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Accuracy • Independence • Integrity

August 18, 2017   |   Ithaca, NY

Accent

Ithaca Underground seeks nonprofit status

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Courtesy of Sara Gaechter and Ithaca UndergroundShawn Knight, founder and lead singer of Child Bite, an indie-rock band based in Michigan, performs at The Space at GreenStar. The event was part of a concert hosted by Ithaca Underground, an independent music collective.

 

After more than five years of hosting alternative music events, Ithaca Underground, an independent music collective, is working to become a nonprofit organization — something that its members hope will save it from bankruptcy.

To support this bid, the collective will hold a benefit concert Saturday at The Haunt featuring independent bands including The Gunpoets, BRIAN!, Rye ‘N’
Clover, Cattle Drums from Oneonta and Rejouissance from Syracuse.

Formed in 2007 by Jayme Peck to foster the growth of the local punk scene, the group has been run by Bubba
Crumrine, booker for the collective since July 2008.

“It was really cool to go to a club where my friends’ bands were playing on the same stage as some of my favorite bands,” he said. “There were a handful of outlets where you could get involved and start networking with bands in the whole area and start making connections.”

Despite Ithaca Underground’s growing presence, Crumrine said it has reached the limit of what it can do with its current resources. Becoming a nonprofit would help offset the expenses that go into organizing shows, most of which come out of the pockets of Ithaca Underground’s personnel.

“We’ll be able to take tax
deductible donations throughout the year so I don’t have to cover things like equipment and rental space,” he said.

Entry to Saturday’s show is on a sliding scale of $5 to $25. Patrons can contribute as much as they can afford. Crumrine said since all of the group’s personnel work on a voluntary basis, all the proceeds go directly back to the organization.

Though Ithaca Underground associates itself with non-mainstream acts, Crumrine said the group’s vigilance and ideals have caused it to grow large enough that it has been recognized as an integral part of Ithaca’s and central New York’s music scene.

“We’ve definitely come up a lot more on the Ithaca radar,” Crumrine said. “We’ve made relationships with people in Binghamton, Rochester and Syracuse. We’ve built a network for the central New York area, getting us access to bigger touring bands.”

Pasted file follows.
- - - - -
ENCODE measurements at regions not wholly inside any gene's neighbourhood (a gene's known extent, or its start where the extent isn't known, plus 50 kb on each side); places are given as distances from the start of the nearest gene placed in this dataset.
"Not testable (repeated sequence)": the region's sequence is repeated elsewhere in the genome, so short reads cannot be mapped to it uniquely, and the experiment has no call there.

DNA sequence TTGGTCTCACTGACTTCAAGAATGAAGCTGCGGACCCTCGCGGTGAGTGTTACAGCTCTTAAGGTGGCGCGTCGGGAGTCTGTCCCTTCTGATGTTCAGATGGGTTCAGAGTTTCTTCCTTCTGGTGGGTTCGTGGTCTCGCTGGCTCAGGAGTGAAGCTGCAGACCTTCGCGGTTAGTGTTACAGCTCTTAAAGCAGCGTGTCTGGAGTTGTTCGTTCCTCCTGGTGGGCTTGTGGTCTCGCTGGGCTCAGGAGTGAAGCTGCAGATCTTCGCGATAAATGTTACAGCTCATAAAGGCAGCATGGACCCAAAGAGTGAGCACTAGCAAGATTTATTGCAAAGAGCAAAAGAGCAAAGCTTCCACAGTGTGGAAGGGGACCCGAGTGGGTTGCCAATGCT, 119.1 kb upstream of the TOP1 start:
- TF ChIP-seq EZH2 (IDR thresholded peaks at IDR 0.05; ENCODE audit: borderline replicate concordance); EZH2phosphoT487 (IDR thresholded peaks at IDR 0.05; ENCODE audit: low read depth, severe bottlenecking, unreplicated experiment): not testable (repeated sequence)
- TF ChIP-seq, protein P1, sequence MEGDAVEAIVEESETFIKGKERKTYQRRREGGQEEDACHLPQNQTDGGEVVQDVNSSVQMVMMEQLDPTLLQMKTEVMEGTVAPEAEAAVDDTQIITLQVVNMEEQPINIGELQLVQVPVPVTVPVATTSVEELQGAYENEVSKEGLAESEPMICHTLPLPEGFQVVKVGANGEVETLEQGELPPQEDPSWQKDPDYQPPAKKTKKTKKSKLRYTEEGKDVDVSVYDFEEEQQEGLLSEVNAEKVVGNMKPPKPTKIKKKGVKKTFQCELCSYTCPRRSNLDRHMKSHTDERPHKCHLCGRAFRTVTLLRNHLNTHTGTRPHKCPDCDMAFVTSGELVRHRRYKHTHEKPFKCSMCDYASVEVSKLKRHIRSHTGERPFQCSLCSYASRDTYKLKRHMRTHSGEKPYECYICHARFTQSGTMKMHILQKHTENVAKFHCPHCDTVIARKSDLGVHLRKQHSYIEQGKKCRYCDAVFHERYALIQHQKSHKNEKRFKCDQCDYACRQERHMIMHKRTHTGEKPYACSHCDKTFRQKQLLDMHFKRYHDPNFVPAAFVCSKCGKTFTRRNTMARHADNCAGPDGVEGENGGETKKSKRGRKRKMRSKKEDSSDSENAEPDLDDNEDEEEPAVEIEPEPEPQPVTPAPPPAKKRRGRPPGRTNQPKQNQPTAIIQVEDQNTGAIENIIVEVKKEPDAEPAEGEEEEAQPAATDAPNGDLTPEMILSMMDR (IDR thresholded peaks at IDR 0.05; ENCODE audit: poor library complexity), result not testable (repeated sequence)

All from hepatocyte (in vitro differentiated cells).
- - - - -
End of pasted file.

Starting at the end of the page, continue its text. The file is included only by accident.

Crumrine said because of the organization’s large support network, the application process to become a nonprofit has been a lot smoother than he originally expected. Last year, with a lawyer and accountant overseeing proceedings, Crumrine, Eric Laine of McNeil Music, George Johann of Angry Mom Records and Ryan Clover of Silent City formed the Ithaca Underground Advisory Board.  Once the finances are cleared and forms sent off, they expect to wait four months before learning if their application was successful.

Johann, who operated Midnight Records, a Manhattan-based mail-order business, said there is a different attitude in Ithaca compared to bigger cities like New York and Chicago.

“It’s a lot more real,” he said. “A thing like Ithaca Underground is so much more important here than in a big city. There’s a lot more art for art’s sake here.”

Jim Heffernan, a member of the indie band Rejouissance, has been playing shows in Ithaca since the late ’90s, and said there is an intimacy at the events Ithaca Underground puts on that doesn’t exist in bigger cities like New York and Los Angeles.

“Within scenes like Ithaca, it’s the ideal forum for sharing what we do,” he said. “When you take away the stage, the lights, the promoters and managers, it’s a lot more genuine and well-intentioned.”

Crumrine said Saturday’s show represents an important step for Ithaca Underground, an entity that wants to grow while still sticking to its roots. Should the event raise the funds necessary to finance the collective’s nonprofit ambitions, it will ensure the organization can continue to support a diverse music scene of off-the-grid musicians and create a welcoming environment where anyone of any age can discover something new, even if it is a little left-field.

“We try and make the vibe of an Ithaca Underground show very positive, open and engaging,” Crumrine said. “We make it a community. We try to be open to anyone who wants to come see what we love doing.”